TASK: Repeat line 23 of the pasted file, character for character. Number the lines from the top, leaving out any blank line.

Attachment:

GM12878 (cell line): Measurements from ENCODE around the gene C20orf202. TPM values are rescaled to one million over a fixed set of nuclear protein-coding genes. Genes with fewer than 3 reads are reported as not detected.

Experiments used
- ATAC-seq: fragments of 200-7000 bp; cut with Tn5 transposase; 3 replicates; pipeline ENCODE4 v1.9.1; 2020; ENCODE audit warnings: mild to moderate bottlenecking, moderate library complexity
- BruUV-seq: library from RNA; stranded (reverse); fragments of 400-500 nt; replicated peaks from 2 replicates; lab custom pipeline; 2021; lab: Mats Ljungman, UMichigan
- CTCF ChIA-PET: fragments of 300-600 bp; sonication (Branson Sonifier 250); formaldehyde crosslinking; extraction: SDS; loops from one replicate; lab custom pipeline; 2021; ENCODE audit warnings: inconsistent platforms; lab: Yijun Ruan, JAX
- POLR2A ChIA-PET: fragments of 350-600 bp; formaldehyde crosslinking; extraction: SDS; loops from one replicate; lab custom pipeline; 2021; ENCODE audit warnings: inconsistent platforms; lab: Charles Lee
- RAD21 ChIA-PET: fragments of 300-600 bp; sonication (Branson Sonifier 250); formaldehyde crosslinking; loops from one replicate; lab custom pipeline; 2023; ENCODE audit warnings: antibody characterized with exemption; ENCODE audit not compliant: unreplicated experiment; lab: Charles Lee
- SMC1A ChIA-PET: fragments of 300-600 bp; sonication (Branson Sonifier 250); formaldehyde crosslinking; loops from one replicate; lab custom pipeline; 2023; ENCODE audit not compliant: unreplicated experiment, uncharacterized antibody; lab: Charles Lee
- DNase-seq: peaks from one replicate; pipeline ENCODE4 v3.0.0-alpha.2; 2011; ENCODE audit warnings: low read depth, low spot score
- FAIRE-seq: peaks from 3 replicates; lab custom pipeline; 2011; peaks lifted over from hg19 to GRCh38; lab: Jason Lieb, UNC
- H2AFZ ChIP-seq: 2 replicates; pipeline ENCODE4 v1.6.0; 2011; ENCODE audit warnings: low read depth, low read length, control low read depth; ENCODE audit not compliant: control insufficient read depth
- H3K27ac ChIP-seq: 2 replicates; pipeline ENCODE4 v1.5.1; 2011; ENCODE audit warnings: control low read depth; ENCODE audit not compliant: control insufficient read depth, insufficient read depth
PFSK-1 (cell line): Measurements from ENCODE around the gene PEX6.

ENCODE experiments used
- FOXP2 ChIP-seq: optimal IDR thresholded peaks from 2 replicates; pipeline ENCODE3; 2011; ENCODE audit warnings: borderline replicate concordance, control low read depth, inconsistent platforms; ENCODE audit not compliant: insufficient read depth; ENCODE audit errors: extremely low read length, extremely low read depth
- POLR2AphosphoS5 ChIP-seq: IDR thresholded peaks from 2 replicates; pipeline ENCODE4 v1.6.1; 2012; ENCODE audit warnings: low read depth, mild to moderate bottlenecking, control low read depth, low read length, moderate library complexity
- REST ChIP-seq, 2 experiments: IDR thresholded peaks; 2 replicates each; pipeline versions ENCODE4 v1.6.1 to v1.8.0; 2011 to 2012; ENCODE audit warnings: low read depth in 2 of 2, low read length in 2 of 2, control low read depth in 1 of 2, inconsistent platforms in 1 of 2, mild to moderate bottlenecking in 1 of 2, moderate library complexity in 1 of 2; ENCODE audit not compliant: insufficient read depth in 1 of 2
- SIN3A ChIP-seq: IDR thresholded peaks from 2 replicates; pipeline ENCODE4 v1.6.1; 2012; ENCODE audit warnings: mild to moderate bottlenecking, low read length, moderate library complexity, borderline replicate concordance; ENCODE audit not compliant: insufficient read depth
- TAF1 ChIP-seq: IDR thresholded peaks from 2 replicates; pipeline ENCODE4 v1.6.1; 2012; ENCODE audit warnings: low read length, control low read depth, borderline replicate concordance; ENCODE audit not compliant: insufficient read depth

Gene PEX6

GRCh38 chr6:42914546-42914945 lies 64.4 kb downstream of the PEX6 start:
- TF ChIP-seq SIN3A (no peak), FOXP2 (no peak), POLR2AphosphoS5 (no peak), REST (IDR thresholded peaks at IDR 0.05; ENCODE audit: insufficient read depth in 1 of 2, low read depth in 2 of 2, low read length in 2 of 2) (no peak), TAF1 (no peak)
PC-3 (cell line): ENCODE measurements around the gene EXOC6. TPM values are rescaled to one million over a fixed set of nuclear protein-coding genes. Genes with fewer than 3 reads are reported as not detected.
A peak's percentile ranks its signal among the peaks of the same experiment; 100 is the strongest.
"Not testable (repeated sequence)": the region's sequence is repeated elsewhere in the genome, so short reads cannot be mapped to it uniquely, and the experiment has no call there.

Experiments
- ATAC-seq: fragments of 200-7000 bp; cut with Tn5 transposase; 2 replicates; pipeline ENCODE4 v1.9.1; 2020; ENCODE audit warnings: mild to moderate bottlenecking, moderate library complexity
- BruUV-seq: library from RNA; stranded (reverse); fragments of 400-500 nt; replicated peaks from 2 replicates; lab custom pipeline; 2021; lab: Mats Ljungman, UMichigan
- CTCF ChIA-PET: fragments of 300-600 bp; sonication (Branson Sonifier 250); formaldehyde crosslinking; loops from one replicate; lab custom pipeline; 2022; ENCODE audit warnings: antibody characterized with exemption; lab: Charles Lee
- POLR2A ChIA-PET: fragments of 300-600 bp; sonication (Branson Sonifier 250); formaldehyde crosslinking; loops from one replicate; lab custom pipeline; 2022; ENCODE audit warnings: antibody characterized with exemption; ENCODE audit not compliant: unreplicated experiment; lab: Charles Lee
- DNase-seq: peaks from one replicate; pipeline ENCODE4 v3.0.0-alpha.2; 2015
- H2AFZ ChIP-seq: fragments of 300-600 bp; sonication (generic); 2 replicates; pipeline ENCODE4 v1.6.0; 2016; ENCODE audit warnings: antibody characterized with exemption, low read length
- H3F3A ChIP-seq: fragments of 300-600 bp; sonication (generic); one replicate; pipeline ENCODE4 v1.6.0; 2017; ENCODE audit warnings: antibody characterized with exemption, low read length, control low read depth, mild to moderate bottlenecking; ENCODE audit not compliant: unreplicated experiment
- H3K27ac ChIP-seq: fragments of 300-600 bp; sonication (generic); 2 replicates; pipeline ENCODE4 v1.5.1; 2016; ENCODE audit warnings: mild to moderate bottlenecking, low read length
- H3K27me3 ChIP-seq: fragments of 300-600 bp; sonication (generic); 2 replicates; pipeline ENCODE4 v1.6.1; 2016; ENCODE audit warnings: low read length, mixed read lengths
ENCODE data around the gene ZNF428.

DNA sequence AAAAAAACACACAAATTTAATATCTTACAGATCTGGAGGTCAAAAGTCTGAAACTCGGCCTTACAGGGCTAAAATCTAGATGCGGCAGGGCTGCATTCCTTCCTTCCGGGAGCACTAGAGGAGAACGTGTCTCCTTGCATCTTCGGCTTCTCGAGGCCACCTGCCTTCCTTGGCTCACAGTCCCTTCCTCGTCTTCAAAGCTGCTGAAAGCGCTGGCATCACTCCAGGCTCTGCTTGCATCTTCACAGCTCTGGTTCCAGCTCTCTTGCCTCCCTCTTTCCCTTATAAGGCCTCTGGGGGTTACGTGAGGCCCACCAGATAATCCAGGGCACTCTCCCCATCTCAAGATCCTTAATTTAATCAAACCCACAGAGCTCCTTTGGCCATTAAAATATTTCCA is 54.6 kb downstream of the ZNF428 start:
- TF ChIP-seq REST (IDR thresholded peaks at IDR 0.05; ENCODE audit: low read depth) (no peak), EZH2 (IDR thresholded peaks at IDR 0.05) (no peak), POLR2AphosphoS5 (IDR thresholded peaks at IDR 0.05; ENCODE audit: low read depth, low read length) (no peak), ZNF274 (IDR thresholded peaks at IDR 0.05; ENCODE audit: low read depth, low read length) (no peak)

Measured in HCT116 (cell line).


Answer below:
PC-3 (cell line): ENCODE measurements around the gene EXOC6. TPM values are rescaled to one million over a fixed set of nuclear protein-coding genes. Genes with fewer than 3 reads are reported as not detected.